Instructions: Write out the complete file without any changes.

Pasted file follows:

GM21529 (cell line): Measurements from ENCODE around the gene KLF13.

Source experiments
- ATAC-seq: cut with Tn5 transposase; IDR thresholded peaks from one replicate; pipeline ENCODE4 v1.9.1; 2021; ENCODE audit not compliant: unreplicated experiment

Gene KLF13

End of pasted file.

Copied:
GM21529 (cell line): Measurements from ENCODE around the gene KLF13.

Source experiments
- ATAC-seq: cut with Tn5 transposase; IDR thresholded peaks from one replicate; pipeline ENCODE4 v1.9.1; 2021; ENCODE audit not compliant: unreplicated experiment

Gene KLF13